An artisan, home made, hand crafted kernel, runs faster, feels smoother and sounds better. It's a learning experience that brings us back to our roots - let's build a kernel like our grandmothers used to make. So sit back, relax, and enjoy the smooth sounds of a compiling kernel.
How to build the Linux Kernel
The following instructions are based on CentOS 7, these should work for most other distributions, however, the initial dependencies will need to be reviewed.
Unless prefixed with
sudo, all commands can be executed as a non-root user.
There’s a few reasons why you’d want to build your own kernel, however, most of the point below aren’t significant.
- Access recent enhancements not yet available in Linux distributions, in my case, I wanted to continue to run CentOS on my server, but build my kernel myself to access modern features (prebuilt unsupported Kernels are available).
- Learning exercise - this was my secondary reason.
- Creating a slimmer Kernel for performance (with many modules only being loaded when needed, I’m not sure on this)
- Security’s sake (this requires you to be vigilant to always update the Kernel yourself)
In this case, we want tools like
gcc (for compiling) and
ncurses (for menuconfig):
$ sudo yum groupinstall "Development Tools" $ sudo yum install ncurses-devel -y
Fetch the Kernel source
Go to kernel.org to fetch the kernel version that you’d like, most likely, you’ll just want the latest stable.
$ mkdir linux $ cd linux/ $ wget https://www.kernel.org/pub/linux/kernel/v3.x/linux-3.18.1.tar.xz $ tar xfJ linux-3.18.1.tar.xz $ cd linux-3.18.1/
Configure the Kernel
To preconfigure my kernel, I’m using the existing configuration options based on CentOS’s current running Kernel. This’ll help me compile everything I need, and just look for the specific options I want or don’t want.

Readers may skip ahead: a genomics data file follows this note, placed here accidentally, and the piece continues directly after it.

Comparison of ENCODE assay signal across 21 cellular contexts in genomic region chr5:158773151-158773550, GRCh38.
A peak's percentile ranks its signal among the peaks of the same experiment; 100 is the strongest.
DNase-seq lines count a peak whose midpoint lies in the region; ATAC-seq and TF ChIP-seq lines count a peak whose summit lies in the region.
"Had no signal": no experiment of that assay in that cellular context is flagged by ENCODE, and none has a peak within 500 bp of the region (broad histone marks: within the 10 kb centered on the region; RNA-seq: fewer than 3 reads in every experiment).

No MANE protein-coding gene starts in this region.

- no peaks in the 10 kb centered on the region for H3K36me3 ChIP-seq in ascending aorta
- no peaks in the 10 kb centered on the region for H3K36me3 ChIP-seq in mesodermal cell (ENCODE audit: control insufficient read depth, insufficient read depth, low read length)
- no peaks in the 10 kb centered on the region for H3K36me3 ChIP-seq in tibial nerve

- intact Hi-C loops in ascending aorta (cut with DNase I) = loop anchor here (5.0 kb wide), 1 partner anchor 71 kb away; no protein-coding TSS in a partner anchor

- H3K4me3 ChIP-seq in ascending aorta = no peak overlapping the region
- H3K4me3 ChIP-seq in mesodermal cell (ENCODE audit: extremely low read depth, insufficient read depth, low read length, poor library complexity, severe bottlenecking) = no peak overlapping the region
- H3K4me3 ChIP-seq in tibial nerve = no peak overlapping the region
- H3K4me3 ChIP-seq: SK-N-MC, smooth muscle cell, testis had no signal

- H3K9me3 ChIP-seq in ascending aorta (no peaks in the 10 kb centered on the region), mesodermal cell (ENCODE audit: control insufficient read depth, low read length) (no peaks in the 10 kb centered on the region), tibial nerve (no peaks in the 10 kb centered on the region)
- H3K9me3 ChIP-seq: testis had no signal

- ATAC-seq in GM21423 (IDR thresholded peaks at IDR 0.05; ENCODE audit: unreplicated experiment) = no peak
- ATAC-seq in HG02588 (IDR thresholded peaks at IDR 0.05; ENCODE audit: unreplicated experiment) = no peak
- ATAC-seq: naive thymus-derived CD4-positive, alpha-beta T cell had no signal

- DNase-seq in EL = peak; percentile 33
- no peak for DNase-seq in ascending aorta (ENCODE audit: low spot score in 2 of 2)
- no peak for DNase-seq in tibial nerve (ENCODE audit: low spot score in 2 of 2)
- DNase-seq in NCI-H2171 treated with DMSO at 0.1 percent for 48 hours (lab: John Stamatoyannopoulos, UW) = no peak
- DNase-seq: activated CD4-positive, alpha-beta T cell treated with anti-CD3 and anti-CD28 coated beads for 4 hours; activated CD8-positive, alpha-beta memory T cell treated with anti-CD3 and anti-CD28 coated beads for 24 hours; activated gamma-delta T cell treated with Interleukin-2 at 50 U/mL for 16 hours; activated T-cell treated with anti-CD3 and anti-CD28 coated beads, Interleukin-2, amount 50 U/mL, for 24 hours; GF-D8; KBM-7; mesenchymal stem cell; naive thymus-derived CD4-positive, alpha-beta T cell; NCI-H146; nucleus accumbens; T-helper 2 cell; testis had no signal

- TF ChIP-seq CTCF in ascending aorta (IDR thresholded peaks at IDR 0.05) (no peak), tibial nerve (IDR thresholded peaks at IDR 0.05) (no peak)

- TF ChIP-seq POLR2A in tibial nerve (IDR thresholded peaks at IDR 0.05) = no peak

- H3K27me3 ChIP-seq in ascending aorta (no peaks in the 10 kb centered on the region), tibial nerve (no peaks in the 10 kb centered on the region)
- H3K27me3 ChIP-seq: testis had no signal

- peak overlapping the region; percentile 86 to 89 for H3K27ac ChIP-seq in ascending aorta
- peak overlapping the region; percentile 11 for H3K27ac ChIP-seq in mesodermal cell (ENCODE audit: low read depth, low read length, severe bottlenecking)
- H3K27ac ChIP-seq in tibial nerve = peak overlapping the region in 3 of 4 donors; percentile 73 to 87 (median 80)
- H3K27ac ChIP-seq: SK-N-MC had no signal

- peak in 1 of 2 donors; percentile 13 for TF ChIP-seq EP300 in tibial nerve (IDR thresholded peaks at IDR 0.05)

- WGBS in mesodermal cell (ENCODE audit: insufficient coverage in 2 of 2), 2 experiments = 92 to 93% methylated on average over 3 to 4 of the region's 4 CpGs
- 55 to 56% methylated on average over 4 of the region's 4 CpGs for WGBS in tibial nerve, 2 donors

The Kernel also comes with options to build a default config (
make defconfig), but I don’t know exactly how this
configuration is built. Some options are set in
arch/x86/configs/x86_64_defconfig, but not all.
But for the moment, I’ll reuse CentOS’s but you could use the default by running
make defconfig instead of the
$ cp /boot/config-`uname -r ` .config
If you’re using CentOS’s default from an older Kernel, you’ll want to upgrade the .config file to incorporate the new
options. The command
make olddefconfig will upgrade the .config file, setting the default values without prompting.
Alternatively, you can run
make oldconfig which prompts for answers to each configuration option. Only run this if
you’re upgrading the .config file (not using a .config file build from
$ make olddefconfig
From here, I use
menuconfig, a ncurses based interface to choose Kernel configuration options. There’s also GTK+ (
gconfig), QT (
make xconfig), a purely text based option (
$ make menuconfig
Compile the Kernel
This process takes a while, depending on options and CPU age and number of CPUs, less so disk IO speed. Optionally, and
likely recommended, is to supply the
-j [jobs] flag, this specifies the number of jobs running concurrently - you’ll
want to set this number to the number of CPUs in your system.
In my case, because I have 2 CPUs, I would run:
$ make -j 2
Because I wanted to time the events, and run at a higher concurrency rate (long story short, it didn’t perform any better), I used the following command to also include timing information:
$ START_DATE=`date`; time make -j4; echo "Start date: $START_DATE"; echo -n "End date: "; date real 350m30.902s user 440m34.103s sys 224m7.598s Start date: Wed Dec 24 09:42:43 ACDT 2014 End date: Wed Dec 24 15:33:14 ACDT 2014
Grab a tea, this’ll take a while if you’re running older hardware (in my case, a Virtual Box guest on a 2008 2.4GHz Core 2 duo).
Install the Kernel
This process is far quicker, but may still take a few minutes depending on your disks. Note, only now do we need to run as a root user.
$ sudo make modules_install $ sudo make install
Your Kernel is not built and installed, it should have also updated GRUB configuration. But in some cases, you may
need to run
mkinitrd, but it appears
make install did more work than I expected.
In my final case, I wanted this new Kernel to be my default, so I set it like so:
$ sudo grub2-set-default 0